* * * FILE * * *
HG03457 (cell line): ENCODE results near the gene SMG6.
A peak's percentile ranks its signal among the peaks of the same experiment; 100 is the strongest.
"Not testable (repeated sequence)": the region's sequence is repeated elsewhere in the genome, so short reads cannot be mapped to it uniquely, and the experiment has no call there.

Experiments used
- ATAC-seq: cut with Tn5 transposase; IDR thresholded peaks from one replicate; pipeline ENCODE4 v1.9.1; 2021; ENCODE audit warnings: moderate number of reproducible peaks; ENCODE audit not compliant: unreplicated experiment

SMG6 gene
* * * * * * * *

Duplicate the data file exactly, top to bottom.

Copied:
HG03457 (cell line): ENCODE results near the gene SMG6.
A peak's percentile ranks its signal among the peaks of the same experiment; 100 is the strongest.
"Not testable (repeated sequence)": the region's sequence is repeated elsewhere in the genome, so short reads cannot be mapped to it uniquely, and the experiment has no call there.

Experiments used
- ATAC-seq: cut with Tn5 transposase; IDR thresholded peaks from one replicate; pipeline ENCODE4 v1.9.1; 2021; ENCODE audit warnings: moderate number of reproducible peaks; ENCODE audit not compliant: unreplicated experiment

SMG6 gene